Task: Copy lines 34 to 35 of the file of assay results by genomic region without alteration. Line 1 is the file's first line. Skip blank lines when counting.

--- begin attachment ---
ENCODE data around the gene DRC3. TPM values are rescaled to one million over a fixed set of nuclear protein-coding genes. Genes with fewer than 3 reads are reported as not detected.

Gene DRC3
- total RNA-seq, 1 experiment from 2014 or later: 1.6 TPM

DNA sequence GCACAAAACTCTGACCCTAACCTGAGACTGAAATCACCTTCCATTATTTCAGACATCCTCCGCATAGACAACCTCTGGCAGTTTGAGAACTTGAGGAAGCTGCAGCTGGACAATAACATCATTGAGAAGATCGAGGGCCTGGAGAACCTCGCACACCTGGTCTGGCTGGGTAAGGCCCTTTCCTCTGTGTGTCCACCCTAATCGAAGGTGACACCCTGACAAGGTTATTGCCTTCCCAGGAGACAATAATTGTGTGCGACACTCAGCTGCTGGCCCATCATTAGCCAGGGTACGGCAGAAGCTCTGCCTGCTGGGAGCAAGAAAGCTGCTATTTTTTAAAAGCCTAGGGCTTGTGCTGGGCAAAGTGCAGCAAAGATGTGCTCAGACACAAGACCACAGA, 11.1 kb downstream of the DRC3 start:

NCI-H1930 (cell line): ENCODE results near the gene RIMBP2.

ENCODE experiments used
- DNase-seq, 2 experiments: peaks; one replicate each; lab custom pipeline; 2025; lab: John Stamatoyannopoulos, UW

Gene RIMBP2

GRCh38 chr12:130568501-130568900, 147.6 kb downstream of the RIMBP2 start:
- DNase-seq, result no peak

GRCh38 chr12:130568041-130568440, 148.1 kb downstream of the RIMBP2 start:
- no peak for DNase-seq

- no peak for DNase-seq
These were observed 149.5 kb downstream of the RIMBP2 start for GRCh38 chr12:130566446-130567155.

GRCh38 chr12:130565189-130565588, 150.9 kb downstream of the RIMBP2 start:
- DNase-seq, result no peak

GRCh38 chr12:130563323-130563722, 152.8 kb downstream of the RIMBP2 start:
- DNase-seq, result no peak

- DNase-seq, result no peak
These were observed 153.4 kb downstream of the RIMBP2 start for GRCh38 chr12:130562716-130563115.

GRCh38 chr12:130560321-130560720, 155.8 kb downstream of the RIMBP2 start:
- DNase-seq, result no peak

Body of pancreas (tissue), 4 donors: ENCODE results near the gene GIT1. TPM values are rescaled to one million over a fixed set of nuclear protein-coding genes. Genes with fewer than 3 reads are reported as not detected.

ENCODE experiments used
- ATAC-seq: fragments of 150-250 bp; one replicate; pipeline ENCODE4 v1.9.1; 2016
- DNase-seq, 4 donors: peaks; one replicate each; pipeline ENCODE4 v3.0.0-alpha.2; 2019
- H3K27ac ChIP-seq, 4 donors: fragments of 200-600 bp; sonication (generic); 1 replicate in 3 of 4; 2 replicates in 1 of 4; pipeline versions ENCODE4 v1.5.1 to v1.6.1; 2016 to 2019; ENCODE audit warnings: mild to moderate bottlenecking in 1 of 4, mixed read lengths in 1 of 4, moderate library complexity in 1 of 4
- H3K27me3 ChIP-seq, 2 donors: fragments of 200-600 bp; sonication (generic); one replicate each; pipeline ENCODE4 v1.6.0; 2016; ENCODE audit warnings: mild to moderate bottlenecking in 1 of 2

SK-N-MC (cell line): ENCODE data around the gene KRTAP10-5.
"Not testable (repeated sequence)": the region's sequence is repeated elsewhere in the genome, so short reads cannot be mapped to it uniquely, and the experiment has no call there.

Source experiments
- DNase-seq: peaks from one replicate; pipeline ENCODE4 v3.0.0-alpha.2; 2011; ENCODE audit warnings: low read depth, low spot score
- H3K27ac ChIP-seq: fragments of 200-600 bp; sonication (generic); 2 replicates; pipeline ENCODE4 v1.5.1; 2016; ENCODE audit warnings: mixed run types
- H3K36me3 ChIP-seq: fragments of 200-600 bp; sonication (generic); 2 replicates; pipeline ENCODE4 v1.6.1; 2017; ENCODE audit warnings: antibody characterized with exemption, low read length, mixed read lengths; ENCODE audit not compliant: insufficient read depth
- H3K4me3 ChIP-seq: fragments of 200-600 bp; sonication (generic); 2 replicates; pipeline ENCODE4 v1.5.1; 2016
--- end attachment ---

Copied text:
- H3K36me3 ChIP-seq: fragments of 200-600 bp; sonication (generic); 2 replicates; pipeline ENCODE4 v1.6.1; 2017; ENCODE audit warnings: antibody characterized with exemption, low read length, mixed read lengths; ENCODE audit not compliant: insufficient read depth
- H3K4me3 ChIP-seq: fragments of 200-600 bp; sonication (generic); 2 replicates; pipeline ENCODE4 v1.5.1; 2016